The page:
You know how it is living in those old, cramped flats. What we call a Sam’s closet is basically the entire apartment in Manhattan. Come to think of it, I have a large home, and we don’t have room to hang up every guest’s coat in our hall closet. People usually stash them in our library on a leather chair, which I can vacuum and wash. But I am thinking of buying a coat rack that can be assembled just for parties.
Which is what they are encouraging in the bed bug-ridden cities. You are also to keep people off your sofas and encourage everyone to stand up. How inhospitable, but of course, I cannot blame any host who does this in the name of keeping a sofa critter-free. I love the idea of handing folks a large zip-lock baggie to store purses — I’d need a SpaceBag. But that got me thinking.
When I was growing up in suburban Chicago, I would go play at a neighbor’s house that I used to call the plastic house. Everything was always covered in plastic: the sofas, the chairs, the lampshades, even the tables. I found this a bit strange and asked my friend, Margaret-Ann, why her mother covered everything in plastic in their house.
She doesn’t want it to get dirty, my friend explained.
Oh. Does she cover you in plastic, too? I asked.
Sometimes, said Margaret-Ann, matter of factly.
I thought about Margaret-Ann many times after I started living on my own. Yes, my family make fun of her plastic-covered home, but sometimes, as I was scrubbing gross stuff off a sofa or a chair into the wee hours of the night, I would think of Margaret-Ann’s mother and admire her for covering everything in plastic.
Maybe it made her life easier; I’d wonder where she found those plastic covers for her sofas. They must have been custom made.
Maybe those would protect sofas from bedbugs. You could encase your entire sofa in a plastic slip-cover that was then sealed on the bottom, and zip it up. People could sit at your house, no bedbug worries. Hell, I may want some in my family room to keep the dog hair off my sofas.
I think we need them at the beach house, too. Our beach house is like a family time share and the sofas are so old, and so used by everyone, I sometimes spread out a towel to sit on because I am slightly OCD. You really are supposed to cover furniture at a second home — recall the movies where everyone walks into the summer home and everything is draped in sheets to protect from the dust?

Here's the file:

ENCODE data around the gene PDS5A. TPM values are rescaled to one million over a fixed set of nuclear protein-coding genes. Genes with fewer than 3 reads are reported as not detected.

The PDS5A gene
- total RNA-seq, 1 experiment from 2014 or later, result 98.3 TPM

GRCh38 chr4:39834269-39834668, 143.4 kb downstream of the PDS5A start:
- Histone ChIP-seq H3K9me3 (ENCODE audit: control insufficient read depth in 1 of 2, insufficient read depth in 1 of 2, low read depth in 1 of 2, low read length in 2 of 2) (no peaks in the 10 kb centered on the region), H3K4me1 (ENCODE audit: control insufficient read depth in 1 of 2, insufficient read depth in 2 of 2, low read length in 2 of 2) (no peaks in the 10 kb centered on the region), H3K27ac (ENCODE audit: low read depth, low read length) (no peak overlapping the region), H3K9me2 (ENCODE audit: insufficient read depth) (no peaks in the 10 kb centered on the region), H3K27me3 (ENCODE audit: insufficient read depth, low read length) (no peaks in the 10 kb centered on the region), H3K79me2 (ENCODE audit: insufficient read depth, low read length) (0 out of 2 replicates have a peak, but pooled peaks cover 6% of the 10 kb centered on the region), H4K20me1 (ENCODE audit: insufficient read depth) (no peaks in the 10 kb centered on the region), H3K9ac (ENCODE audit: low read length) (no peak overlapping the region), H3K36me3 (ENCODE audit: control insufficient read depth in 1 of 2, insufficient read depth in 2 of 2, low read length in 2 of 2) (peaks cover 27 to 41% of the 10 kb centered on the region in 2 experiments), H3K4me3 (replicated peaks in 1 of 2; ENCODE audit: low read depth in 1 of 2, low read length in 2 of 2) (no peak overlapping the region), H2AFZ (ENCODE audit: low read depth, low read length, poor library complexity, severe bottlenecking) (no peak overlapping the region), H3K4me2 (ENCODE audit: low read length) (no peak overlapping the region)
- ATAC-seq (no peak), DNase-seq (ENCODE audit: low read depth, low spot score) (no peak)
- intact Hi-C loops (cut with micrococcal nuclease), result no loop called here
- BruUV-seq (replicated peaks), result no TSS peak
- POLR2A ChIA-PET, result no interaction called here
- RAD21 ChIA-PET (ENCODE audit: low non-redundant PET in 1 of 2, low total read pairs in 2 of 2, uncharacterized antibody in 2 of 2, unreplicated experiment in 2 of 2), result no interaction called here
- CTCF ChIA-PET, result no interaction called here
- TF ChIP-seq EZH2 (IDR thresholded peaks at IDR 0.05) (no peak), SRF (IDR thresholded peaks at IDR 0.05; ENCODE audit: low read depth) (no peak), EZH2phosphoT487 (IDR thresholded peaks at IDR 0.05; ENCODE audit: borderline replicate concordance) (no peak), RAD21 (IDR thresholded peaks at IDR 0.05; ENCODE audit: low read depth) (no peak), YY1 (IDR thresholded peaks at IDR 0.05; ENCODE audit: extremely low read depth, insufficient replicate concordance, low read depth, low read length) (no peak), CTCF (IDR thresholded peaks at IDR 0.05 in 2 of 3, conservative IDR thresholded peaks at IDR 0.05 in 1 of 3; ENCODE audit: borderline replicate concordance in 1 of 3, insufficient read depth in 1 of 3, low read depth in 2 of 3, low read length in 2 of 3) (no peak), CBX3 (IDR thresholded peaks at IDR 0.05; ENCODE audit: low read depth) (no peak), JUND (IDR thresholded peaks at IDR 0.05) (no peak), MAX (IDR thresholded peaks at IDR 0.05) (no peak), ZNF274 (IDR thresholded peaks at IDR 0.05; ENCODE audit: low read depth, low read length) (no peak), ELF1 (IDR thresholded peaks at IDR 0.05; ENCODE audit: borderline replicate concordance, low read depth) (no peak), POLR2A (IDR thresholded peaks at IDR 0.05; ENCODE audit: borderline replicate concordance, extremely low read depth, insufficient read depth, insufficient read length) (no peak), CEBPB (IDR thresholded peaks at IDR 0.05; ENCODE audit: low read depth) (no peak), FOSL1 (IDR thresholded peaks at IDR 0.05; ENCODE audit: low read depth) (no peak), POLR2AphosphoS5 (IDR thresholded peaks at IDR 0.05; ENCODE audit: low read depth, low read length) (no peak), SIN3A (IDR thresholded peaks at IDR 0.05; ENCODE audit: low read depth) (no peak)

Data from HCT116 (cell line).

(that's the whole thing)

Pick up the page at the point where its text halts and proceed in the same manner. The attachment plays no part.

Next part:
In Roatan and in La Paz, Mojitos. I am a huge Mojito girl, and love them best made with fresh mint and lime. I thought Victor’s muddled Mojitos were the best I’d ever tasted, created at Bite on the Beach in West Bay, Roatan –great restaurant — and he sent me home with the recipe and a bag of Honduran pure cane sugar. (Carrying a bag of white powder home from Central America did make me a little nervous, have to admit, but never come between a girl and her Mojitos.) But at Costa Baja in La Paz, I had another delicious Mojito and learned they pureed fresh pineapple in with the mint, lime and sugar. What do you like to drink when you relax at home? Anyone making homemade eggnog this year?
Have you ever in your real estate life had clients zero in on an item in a home that sold the home faster than you could think? I am always looking for a unique real estate story, especially anything about selling a home faster for the most in this market. (This vacation home advertises the Duxiana to pull in renters.) I met Serena Cole, owner of Duxiana Dallas, over in my favorite neighborhood haunt of Preston Center, and she told me that a Duxiana bed actually, truthfully, recently sold a house in 75230.
Readers consistently give these mattresses high quality, high price and high service votes. A Swedish design, the Dux Bed claims its fame from the huge multiple of springs in each mattress: 4000 springs compared to the up to 900 springs found in conventional queen-size mattresses.This allows you incredible firmness and softness so that your spine is straight and not bent. And each bed is custom-fitted to the buyer’s sleep preferences by inserting cartridges into the main mattress: firm, extra firm, soft. The cartridges are interchangeable and couples can create their own, so just because your husband wants ultra firm doesn’t mean your side has to be that way. A queen size will run you from $6,500, but should last you 50-plus years. The top cushion pads can be replaced every 7 to 10 years for about $1,000. So you can drop $5000 on a high end bed every 7 to 10 years, which is how often you should change your mattress, or get a Duxiana.
Serena told me that when the buyer, who was also a Duxiana Fan herself – I guess there’s rather a fan club – saw the bed, they immediately zoned in on the the quality of the bed and deduced that the homeowner must have had similar standards for everything they put into the house. Something to the effect of “if they put their money into this kind of quality, we feel secure they built a solid house.” So they bought it. And this was not all that long ago; in fact, it was within the year 2010 just about the time the first time homebuyers credit was getting hearted up.
If these guys had a Duxiana, something tells me they may not have been first time homebuyers.
Now I am not telling you to run out and buy a Duxiana bed just to impress your buyers… but think about it. Real estate and beds are a natural fit, especially in this town. They are made for each other. So much of what happens in real estate happens under the covers… or between the sheets!
Just like a great piece of blue chip real estate, a Duxiana lasts forever: at least one realtor has told me that her back pain disappeared after the first night she spent in her Duxiana. Another person told me his grandmother has a 75 year-old Duxiana –he’s hoping to get it in her will!